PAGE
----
Issue Date: June 11, 2012
Fetal DNA Sequencing Opens Door
Fetal DNA obtained from the mother’s plasma can be used for whole-genome sequencing and identification of point mutations in the genome of the unborn child, Jay Shendure of the University of Washington, Seattle, and coworkers report (Sci. Transl. Med., DOI: 10.1126/scitranslmed.3004323). Such noninvasive sequencing methods could be easier and safer than placental tissue sampling for the entire range of more than 3,000 known single-gene “Mendelian” disorders. The researchers determined a fetus genome sequence by combining individual genome sequencing of the two parents with 78-fold sequence coverage of the maternal plasma DNA, approximately 13% of which comes from the fetus. With this sequence information they predicted parental inheritance and identified point mutations—sequences not inherited from either parent—in the child’s DNA. They checked their findings by sequencing DNA obtained from cord blood after birth. The team correctly identified 39 of 44 point mutations, but with limited specificity (a measure related to false positives). In this case, they were better able to predict maternal than paternal inheritance because the father’s DNA, which was obtained from saliva, was of insufficient quality to identify haplotypes, which are combinations of gene variants located close to one another on a chromosome.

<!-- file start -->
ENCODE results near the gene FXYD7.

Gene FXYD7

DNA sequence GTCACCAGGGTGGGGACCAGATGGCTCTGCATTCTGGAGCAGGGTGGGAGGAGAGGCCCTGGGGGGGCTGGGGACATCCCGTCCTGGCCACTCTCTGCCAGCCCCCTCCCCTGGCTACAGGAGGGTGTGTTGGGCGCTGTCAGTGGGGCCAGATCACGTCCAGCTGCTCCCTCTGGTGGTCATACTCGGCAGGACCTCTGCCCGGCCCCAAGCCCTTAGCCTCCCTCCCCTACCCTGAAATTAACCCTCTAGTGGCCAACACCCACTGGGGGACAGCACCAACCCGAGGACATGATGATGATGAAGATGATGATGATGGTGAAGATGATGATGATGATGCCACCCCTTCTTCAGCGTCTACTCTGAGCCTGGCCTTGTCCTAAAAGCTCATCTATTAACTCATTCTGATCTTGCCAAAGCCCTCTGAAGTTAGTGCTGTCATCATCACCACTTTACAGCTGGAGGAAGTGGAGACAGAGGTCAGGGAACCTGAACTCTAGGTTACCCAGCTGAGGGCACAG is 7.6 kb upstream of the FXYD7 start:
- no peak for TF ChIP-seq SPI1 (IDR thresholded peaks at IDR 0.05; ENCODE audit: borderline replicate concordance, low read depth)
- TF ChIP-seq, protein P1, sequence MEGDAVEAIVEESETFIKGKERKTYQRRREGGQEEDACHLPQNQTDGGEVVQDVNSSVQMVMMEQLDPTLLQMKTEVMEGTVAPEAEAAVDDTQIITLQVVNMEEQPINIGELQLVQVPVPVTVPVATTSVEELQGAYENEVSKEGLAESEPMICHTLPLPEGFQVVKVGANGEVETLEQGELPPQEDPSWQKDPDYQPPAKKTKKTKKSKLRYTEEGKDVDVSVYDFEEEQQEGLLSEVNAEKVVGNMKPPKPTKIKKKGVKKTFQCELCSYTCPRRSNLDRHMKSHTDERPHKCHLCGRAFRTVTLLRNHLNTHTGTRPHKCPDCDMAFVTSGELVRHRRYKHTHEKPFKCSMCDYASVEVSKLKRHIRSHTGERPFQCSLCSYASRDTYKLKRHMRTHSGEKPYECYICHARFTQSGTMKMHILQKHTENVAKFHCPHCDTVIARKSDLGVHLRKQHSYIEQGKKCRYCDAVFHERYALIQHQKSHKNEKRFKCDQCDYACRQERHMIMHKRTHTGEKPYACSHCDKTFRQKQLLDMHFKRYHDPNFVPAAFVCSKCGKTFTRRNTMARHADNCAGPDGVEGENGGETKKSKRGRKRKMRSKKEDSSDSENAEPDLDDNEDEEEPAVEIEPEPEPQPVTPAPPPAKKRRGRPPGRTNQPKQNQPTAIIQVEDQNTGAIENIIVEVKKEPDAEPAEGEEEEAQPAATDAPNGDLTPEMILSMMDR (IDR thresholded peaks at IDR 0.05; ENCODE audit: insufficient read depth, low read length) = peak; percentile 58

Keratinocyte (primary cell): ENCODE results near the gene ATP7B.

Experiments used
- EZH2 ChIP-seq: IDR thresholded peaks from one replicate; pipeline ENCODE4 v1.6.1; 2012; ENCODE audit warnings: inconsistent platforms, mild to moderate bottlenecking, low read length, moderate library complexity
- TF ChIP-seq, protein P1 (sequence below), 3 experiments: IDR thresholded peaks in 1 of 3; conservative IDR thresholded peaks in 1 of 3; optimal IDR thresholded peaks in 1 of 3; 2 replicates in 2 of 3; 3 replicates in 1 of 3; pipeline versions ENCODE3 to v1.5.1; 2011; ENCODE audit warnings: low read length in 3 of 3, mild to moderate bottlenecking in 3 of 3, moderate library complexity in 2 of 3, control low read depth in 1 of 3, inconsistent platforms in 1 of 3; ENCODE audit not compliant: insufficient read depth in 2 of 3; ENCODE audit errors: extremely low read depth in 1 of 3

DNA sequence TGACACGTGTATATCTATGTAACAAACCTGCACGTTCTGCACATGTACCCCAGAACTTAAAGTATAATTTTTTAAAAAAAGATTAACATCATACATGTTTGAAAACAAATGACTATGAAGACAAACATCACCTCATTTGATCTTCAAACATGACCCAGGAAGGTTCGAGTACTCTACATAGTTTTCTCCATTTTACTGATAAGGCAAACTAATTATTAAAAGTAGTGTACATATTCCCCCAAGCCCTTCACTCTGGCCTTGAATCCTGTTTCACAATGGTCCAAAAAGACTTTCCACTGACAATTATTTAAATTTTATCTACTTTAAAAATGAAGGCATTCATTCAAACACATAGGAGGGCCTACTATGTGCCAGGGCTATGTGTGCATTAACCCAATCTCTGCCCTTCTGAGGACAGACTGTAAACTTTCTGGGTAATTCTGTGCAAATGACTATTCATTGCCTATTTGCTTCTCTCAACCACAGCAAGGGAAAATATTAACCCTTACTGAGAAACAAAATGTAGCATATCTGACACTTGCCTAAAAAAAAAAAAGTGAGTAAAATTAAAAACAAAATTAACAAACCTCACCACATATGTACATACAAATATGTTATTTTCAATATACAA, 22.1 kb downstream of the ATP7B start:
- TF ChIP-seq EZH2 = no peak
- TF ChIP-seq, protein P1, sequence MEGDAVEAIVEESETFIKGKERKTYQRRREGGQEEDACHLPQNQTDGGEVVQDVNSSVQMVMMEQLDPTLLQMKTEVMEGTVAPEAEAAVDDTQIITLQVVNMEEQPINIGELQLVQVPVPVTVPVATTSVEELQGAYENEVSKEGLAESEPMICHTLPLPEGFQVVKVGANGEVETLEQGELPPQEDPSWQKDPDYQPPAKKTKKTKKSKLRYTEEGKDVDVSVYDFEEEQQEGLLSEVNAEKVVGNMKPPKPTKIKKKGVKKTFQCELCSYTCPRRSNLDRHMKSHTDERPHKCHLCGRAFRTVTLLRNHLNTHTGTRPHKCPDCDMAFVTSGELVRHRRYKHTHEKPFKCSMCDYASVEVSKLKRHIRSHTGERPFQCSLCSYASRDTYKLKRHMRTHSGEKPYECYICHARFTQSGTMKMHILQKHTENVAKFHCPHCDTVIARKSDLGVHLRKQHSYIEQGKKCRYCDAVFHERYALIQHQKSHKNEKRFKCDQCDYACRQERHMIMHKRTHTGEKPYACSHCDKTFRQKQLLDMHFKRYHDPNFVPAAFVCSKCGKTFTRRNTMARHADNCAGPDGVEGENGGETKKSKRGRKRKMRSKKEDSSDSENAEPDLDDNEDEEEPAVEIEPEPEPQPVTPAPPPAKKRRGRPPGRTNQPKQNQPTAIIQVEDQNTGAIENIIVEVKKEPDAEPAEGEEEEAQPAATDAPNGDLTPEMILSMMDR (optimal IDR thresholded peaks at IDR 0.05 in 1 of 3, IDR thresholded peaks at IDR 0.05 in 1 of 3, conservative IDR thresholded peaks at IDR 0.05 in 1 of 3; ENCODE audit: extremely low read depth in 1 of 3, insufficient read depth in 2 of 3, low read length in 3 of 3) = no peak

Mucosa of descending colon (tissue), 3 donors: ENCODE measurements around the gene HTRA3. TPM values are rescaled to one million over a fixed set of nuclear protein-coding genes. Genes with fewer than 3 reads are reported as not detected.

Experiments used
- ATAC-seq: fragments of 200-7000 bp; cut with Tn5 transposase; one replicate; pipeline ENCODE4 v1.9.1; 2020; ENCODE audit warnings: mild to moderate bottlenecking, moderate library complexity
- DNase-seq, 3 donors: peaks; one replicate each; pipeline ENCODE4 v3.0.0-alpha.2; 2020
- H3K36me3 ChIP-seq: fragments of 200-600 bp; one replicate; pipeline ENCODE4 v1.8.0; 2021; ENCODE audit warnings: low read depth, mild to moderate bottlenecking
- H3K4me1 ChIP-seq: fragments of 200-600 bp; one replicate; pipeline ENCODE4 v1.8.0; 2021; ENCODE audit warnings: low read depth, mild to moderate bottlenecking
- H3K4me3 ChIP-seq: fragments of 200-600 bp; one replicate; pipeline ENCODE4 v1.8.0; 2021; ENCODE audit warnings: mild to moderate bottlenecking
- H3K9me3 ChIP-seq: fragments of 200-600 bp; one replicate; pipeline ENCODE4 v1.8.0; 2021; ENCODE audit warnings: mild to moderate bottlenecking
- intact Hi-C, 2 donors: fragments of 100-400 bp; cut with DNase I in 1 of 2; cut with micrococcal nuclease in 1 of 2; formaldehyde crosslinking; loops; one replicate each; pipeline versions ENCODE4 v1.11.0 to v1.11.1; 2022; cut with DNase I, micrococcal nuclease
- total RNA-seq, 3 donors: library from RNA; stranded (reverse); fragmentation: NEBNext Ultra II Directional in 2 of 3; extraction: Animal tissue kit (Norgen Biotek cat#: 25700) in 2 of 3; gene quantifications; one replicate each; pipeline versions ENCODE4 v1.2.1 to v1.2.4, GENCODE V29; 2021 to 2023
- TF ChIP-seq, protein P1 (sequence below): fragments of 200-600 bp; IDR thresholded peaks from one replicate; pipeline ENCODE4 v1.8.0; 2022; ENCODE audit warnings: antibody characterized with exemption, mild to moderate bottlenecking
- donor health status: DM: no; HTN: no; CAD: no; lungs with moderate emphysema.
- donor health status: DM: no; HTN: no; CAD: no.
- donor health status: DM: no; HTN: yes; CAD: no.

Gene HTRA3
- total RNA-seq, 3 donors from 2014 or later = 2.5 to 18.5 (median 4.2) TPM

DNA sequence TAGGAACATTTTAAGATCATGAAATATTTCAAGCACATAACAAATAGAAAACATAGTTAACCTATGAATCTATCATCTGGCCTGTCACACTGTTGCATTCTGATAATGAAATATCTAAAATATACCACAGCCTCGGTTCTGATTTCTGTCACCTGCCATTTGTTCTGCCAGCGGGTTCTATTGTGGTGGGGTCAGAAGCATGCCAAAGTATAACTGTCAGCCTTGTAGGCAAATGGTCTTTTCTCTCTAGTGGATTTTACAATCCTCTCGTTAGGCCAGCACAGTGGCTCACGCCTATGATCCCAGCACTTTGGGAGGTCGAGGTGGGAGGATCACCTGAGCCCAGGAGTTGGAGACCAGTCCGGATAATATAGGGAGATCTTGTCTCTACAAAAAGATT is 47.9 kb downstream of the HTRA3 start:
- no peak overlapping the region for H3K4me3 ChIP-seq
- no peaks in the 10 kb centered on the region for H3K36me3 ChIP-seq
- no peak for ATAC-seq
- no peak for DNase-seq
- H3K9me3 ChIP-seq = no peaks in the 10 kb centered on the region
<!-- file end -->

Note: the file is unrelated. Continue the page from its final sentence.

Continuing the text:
- Chemical & Engineering News
- ISSN 0009-2347
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